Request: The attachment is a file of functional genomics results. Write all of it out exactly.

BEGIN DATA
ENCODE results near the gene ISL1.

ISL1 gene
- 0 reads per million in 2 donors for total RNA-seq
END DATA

ENCODE results near the gene ISL1.

ISL1 gene
- 0 reads per million in 2 donors for total RNA-seq